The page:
Great advice from all on dealing with wind and casting. Over time I have extracted close to a dozen flies from fishermen. A couple were large flies in the cheek and neck. I've seen a few rods get beaned with heavy clousers and go "bang" on the next cast. If you fish on the Cape long enough, the wind will be on your casting shoulder at least 50 per cent of the time.
As Juro and others have said, backcasting is a tried and proven method to thwart the wind. The one downside to this method is when you are sightfishing. Most will take their eyes off the fish when turning their body to backcast.
As someone with average eye-hand coordination, I started practicing flycasting with my other hand about five years ago. The first step was attempting to form a short, tight loop by emulating what I did with the other hand. I was dismal at the beginning, but as I continued 15-20 minute sessions daily, muscle memory kicked in. Once I felt confident casting short distances, I started lengthening the line, and then shooting on the back and forward cast. The next step was accuracy, and finally learning the double haul. The double haul is not hard if it is broken into single hauls, and then combining them.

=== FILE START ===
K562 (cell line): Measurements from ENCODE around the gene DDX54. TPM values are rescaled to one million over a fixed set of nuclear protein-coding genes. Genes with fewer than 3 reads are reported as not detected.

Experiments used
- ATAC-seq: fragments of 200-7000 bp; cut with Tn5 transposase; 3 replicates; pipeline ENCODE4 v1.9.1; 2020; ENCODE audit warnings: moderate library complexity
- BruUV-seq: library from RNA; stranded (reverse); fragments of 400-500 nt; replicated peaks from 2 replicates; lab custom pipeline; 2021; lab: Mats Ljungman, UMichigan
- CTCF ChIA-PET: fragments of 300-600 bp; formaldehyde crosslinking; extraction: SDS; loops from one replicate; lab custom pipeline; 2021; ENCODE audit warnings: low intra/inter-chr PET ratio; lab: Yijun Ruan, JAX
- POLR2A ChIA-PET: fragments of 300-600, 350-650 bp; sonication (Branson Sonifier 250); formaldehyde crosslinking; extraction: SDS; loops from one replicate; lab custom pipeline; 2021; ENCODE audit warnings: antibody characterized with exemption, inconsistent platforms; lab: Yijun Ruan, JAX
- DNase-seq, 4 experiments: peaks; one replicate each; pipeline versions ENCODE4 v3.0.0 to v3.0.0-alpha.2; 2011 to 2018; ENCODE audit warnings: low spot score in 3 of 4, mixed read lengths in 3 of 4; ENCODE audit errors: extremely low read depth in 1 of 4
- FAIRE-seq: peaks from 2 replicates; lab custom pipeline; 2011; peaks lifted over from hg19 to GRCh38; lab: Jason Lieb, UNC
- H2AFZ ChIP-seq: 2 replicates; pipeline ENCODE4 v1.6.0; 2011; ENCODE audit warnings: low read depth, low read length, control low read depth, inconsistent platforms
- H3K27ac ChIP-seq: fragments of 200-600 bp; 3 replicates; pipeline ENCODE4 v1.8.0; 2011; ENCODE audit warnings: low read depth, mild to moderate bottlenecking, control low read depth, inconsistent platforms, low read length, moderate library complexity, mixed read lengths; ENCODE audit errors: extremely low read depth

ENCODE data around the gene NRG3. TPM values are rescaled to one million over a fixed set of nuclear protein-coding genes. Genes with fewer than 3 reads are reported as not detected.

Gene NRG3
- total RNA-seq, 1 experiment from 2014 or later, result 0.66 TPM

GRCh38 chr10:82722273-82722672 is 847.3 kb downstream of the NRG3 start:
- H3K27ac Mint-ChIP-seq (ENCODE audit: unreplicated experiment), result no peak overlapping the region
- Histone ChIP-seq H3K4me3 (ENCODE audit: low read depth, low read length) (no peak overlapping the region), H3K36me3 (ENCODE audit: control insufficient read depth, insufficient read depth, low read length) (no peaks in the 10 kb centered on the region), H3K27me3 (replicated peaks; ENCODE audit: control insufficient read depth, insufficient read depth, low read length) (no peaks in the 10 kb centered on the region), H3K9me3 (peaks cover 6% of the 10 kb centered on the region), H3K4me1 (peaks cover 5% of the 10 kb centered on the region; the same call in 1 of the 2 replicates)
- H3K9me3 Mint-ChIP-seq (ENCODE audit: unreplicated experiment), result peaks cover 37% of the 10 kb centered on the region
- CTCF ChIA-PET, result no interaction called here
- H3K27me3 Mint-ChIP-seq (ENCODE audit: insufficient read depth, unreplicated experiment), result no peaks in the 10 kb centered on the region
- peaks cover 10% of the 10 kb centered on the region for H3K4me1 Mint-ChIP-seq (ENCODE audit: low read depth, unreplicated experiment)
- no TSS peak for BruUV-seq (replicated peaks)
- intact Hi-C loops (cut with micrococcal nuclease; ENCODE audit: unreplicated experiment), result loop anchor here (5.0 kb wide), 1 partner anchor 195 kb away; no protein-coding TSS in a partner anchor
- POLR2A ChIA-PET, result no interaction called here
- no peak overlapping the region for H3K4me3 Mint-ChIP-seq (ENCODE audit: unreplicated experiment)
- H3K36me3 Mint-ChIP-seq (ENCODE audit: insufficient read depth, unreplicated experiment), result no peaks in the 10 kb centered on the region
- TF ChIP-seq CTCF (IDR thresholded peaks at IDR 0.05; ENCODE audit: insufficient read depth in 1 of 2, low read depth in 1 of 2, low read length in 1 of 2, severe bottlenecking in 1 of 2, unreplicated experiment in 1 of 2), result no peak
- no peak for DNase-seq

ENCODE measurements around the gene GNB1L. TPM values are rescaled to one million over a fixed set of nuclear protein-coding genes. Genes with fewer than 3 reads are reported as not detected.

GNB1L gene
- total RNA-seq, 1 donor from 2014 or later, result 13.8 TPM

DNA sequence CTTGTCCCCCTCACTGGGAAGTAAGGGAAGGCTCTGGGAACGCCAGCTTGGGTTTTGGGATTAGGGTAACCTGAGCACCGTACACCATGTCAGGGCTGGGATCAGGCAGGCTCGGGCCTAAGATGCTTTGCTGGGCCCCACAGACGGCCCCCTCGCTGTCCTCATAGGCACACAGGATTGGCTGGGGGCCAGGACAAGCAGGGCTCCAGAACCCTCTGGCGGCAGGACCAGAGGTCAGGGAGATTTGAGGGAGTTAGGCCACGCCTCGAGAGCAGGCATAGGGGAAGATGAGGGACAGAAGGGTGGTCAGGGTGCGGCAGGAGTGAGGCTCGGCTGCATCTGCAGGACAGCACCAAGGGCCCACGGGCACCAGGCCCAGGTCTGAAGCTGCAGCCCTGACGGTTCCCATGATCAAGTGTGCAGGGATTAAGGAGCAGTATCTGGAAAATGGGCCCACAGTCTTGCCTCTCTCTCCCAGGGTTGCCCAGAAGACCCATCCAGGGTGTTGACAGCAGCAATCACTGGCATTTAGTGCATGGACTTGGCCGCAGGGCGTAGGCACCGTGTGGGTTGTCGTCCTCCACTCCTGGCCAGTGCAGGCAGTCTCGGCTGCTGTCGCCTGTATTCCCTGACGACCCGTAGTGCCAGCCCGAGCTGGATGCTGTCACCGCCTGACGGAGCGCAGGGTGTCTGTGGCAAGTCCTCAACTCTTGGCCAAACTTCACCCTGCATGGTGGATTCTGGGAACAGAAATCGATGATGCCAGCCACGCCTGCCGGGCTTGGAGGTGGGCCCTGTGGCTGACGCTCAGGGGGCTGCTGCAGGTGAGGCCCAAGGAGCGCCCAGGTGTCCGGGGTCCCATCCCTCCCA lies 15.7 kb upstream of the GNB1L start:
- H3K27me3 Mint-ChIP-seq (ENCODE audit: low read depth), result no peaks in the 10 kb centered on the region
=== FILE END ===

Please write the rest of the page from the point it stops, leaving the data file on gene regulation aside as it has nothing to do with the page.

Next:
Learning to cast with the off-hand has actually improved my casting with the other hand. It has shown me some of the poor techniques I have developed over years of bad practice.
CSJ60 is another guy I fish with that has become an excellent caster with his off-hand.
If you feel overwhelmed by learning to cast with the off-hand, don't. Trust me, if I can do it, anyone can